February 19, 2008

Managing the Bakery of EdTech Treats

Filed under: about me,edtech,learning,personal learning network,TeachersFirst — Candace Hackett Shively @ 5:16 pm

“However, it is important to realize that we also need to spend time away from the grid in order to remain focused on areas that interest us. By focusing on specific ideas and using other people as sources for our learning, we don’t have to do all the work ourselves.”

So says Kelly Christopherson (KC) in a wonderful post about prioritizing the overwhelming “informational tsunami” for educators on technology, web 2.0, and change. I feel overloaded every day. When events like a family crisis or days at a conference keep me (blessedly) away from my computer–well, except for emergencies– for days at a time, my RSS reader becomes a Horrendous Heap to read, and I often resort to fast-scan-then-give-up-and-mark-all-as-read. But curiosity still nags at me. What treats did I just throw out?

So how do I balance my selfish curiosity (“I just wanna read about it so I know what it is and how it works– in case I am missing something”) with the focus that KC suggests to keep myself sane? With a web site such as TeachersFirst to orchestrate, I am very aware of the wide range of teacher needs we try to meet– for free, without bias, and with respect for our users. We can never be everything to everybody. We are generalists, seeking to deliver from our bakery variety pack a selected, deliciously-frosted cupcake for each teacher-user. We cannot possibly deliver an entire cake to each, but we hope that our cupcake variety is diverse enough for everyone to find just the taste they need now and to return for another cupcake soon. For some teachers, TeachersFirst may entice them to get involved in baking themselves, taking a course or researching “recipes” for techno-treats independently. Others will always opt for our delicious bakery, simply as a trusted time saver.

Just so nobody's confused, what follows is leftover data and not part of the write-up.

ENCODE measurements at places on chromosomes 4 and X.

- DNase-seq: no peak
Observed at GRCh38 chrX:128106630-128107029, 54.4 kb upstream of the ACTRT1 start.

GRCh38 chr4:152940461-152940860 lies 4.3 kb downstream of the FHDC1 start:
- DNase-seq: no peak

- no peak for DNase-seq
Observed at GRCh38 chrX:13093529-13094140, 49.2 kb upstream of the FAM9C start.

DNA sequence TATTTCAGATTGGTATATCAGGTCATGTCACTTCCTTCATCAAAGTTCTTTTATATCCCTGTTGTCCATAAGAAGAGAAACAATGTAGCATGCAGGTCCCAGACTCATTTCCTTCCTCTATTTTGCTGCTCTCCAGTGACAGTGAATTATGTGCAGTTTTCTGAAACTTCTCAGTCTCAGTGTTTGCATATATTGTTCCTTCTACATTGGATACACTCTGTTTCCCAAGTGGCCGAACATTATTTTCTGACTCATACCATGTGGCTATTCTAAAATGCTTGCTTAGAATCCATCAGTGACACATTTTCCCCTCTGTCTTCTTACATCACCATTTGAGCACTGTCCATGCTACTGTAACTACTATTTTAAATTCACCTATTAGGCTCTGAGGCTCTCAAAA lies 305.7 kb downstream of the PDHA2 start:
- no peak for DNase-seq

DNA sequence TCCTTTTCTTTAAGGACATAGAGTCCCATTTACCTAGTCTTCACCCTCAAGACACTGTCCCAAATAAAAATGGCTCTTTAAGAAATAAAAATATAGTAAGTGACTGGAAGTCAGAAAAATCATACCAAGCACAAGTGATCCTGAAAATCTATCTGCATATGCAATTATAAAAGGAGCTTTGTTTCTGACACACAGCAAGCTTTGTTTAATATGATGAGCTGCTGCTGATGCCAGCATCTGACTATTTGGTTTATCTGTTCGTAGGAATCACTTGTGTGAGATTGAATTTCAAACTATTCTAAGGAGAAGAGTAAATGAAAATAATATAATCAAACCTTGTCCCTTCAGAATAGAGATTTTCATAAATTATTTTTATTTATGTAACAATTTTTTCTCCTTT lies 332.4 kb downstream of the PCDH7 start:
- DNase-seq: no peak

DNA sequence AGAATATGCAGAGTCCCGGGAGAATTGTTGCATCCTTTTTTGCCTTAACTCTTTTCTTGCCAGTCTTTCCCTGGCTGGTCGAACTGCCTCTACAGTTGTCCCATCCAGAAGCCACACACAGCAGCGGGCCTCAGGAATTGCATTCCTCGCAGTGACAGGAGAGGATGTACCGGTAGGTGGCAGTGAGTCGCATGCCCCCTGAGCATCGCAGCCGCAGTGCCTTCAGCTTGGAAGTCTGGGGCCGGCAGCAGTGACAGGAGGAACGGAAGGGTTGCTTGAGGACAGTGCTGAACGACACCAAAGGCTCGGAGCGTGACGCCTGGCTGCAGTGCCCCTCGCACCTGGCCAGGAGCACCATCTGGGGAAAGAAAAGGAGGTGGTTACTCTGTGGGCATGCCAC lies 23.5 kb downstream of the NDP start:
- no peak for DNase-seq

Personally, I want to know how to bake every type of edtech cake, fill it, frost it, and even list its nutritional content. I know I will never meet that goal. But I will try to take KC’s advice about “taking time away from the grid” (or the bakery). I feel as though he has given me permission to hit the “mark all as read” button when I am feeling overwhelmed.

Perhaps the most important permission I can give myself when confronted with so many edtech treats is permission to follow the bakery scents that intrigue me most and write with passion about those. I may never learn to make every cake, but those I do pursue will taste genuine, indeed. Those who read TeachersFirst and choose us as their favorite bakery will, I hope,  appreciate our authenticity.

1 Comment

  1. Ah, the bakery. In our small town we have a bakery where you can go for a wonderful treat, order a cake or just get some wonderful fresh bread. The wonderful thing about the bakery is that they can supply you with what you need when you don’t have the time to make it yourself. However, there is something about taking the time to do some cooking and baking on your own that is satisfying. A balance of both is needed.
    As for taking time to hit the “All Read” button, I’m learning that if it is a great tool/idea, it will surface again somewhere and I’ll catch it. The more I look at how I spend my time, the more I realize that online life needs to be kept in balance with all other aspects otherwise there won’t be time for roadhockey games, pokemon games, book reading, cards, board games, newspapers or other things that I share with my children and wife. There won’t be time to listen to stories of hockey games or forts or wild attacks from snow gnomes. Working in any place means that you need to define a time for work hours and stick to them. We are becoming very connected but is it in the right way?

    Comment by Kelly Christopherson — February 24, 2008 @ 4:39 pm

RSS feed for comments on this post.

Sorry, the comment form is closed at this time.